7. hotairfan hotairfan, 6 years ago
      Thanks for the link BHock45. I am always open to other explanations. When I begin my historical displays and talks at local Historical Societies, I always lead with the comment that "this is what I am told of an item or what I have found out of it and I am always open to suggestions or different opinions as to it's purpose and origin". We are never to old to learn, in fact, after reading the article, I saw another collar that I own. It is the one marked Aksaray Style collar. I never knew it's true purpose. I thought that maybe it was a dog fighting collar because the steel is much heavier and beefier than the posted one. Ask and you will learn..... keep an open mind and you will also learn. Thanks again for the heads-up
    8. BHock45 BHock45, 6 years ago
      Awesome...great piece....have a great day!!!
    9. hotairfan hotairfan, 6 years ago
      To BHock45 -
      Ever since I read your very informative comment about the sheep collar/dog collar, I was trying to recall exactly where I got the information concerning it's use. It finally dawned on me in the middle of the night. I got the information from a catalog.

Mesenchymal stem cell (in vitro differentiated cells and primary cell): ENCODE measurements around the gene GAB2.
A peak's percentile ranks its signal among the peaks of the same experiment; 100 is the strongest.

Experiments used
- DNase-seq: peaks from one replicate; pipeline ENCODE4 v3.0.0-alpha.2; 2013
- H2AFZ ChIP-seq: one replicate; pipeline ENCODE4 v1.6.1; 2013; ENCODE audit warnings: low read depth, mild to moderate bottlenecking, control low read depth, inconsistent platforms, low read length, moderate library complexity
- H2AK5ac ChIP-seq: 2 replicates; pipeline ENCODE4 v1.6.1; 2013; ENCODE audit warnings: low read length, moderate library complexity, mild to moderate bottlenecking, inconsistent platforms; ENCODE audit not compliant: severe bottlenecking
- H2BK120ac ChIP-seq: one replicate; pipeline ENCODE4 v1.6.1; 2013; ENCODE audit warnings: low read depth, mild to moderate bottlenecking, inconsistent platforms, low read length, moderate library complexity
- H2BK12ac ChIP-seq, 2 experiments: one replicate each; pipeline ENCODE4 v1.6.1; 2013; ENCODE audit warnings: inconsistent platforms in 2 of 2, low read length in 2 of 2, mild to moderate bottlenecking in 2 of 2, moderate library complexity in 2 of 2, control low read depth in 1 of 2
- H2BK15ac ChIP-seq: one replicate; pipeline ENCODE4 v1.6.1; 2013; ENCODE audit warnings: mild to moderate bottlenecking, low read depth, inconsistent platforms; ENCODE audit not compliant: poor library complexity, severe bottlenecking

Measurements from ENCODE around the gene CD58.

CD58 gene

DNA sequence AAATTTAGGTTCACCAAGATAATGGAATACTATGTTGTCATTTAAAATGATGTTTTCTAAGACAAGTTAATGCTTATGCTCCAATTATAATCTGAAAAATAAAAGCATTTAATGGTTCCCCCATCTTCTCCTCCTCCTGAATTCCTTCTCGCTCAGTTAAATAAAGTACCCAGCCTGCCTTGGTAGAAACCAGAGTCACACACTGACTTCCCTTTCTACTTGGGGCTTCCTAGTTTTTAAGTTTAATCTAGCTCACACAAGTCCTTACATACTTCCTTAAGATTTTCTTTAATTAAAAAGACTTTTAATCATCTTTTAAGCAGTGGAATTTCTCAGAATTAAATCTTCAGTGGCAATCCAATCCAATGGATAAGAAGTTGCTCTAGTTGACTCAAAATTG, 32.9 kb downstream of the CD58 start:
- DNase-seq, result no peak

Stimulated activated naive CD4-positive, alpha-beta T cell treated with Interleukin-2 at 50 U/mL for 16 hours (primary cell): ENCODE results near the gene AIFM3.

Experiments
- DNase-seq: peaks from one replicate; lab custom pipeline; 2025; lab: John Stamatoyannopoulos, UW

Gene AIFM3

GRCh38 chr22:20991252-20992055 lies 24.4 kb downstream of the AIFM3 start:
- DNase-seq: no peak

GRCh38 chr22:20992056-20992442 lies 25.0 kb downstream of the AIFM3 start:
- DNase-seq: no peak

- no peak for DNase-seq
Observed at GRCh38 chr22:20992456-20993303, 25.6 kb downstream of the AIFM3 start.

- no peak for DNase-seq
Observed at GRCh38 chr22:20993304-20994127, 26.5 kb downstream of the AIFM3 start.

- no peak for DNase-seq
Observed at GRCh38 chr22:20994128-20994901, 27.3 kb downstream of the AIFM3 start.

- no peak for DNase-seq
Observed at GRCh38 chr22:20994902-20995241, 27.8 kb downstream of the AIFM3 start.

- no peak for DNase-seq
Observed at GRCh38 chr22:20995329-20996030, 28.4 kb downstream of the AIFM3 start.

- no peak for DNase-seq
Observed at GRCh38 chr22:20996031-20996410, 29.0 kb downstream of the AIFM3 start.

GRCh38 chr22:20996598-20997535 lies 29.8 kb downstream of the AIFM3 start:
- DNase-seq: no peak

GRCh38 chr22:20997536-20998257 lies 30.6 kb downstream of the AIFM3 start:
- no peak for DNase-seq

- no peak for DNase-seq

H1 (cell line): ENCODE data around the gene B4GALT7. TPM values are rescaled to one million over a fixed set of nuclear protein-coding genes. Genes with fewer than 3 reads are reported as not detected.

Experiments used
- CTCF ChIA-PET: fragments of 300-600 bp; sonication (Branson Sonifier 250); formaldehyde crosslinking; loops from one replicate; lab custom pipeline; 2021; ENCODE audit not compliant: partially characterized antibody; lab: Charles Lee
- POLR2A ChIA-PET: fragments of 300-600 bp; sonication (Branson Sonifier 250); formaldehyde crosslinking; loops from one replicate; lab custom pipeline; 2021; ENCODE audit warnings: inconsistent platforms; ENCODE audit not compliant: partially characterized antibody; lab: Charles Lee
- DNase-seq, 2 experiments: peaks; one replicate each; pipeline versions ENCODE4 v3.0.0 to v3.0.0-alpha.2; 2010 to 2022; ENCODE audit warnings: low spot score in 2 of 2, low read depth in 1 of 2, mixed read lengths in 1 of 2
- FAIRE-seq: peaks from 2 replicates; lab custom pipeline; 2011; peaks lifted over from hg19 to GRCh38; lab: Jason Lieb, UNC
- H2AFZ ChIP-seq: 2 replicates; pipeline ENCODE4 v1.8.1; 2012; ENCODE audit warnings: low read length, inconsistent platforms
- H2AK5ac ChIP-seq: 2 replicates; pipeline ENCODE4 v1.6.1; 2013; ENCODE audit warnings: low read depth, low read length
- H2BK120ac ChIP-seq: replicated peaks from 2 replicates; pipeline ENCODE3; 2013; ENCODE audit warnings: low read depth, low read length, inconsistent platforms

The first thing that I did this morning was to look through my catalogs, and there it was. I have a Charles Williams Store Catalog (similar to Sears & Roebuck or Montgomery Ward Catalog) from the 1890's.
      Looking through it I found the collar listed and pictured. From the picture, it was too hard to see if it was hand forged as mine is, but it surely was like mine.
      The description was that it was used to protect sheep from wolves. I probably just assumed (there I go again assuming) it was used on the sheep's neck and not the protecting dog's neck. Thanks again for the proper usage.
      I have another collar that is hand forged but is much more stronger, with shorter spikes (possibly from the 18th century). I thought that this collar was used in early dog fighting.
      I was displaying it at a local engine/tractor show when my friend Cody passed by and said that he thought it was used to fit a dog that was used to hunt bears. I'll post it in the near future.
    10. BHock45 BHock45, 6 years ago
      hotairfan...maybe these things had multiple uses. At the museum I saw very similar collars. They called them Calf Weaning Collars. Although they were a little different than yours, it was the same idea. A collar with spikes. Are you familiar with the weaning collars? I thought they were interesting also. Looking forward to your future posts. Have a great day!